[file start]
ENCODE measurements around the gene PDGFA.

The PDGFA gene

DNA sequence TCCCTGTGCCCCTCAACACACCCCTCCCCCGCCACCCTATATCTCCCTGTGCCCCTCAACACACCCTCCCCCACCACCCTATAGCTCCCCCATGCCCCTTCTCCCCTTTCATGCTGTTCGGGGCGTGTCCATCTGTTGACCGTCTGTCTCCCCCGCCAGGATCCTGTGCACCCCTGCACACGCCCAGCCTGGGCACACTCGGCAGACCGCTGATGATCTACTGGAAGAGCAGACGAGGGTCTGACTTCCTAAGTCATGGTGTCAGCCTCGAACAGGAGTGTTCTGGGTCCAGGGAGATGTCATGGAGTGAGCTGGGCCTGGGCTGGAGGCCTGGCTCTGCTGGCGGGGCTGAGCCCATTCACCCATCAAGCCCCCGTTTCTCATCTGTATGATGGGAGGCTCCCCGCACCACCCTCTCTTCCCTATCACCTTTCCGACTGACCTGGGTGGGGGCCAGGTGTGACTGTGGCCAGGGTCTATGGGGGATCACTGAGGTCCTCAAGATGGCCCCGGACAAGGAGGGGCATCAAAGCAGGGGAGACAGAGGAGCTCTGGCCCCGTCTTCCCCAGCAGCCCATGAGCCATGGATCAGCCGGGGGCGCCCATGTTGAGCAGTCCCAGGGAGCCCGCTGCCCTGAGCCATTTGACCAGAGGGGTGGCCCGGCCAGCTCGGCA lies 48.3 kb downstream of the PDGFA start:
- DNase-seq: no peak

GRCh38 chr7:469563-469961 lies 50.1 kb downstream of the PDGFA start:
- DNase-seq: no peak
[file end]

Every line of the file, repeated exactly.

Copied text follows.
ENCODE measurements around the gene PDGFA.

The PDGFA gene

DNA sequence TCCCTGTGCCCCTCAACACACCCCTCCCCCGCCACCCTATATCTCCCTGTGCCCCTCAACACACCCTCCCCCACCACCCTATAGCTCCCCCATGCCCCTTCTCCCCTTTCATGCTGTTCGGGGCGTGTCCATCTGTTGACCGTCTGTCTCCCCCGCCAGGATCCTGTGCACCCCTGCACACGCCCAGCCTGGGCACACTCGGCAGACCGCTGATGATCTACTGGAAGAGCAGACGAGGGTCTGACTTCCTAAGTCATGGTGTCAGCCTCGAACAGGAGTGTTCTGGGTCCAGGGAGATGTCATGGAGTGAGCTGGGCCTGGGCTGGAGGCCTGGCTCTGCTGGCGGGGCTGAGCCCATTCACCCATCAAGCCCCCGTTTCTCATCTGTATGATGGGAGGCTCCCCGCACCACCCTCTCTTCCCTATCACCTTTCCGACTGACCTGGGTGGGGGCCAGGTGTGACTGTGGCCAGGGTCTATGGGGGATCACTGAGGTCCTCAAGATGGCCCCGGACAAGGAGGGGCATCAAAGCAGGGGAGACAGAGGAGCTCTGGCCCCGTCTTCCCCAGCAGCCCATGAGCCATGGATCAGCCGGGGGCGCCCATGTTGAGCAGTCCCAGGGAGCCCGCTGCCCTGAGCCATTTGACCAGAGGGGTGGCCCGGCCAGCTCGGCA lies 48.3 kb downstream of the PDGFA start:
- DNase-seq: no peak

GRCh38 chr7:469563-469961 lies 50.1 kb downstream of the PDGFA start:
- DNase-seq: no peak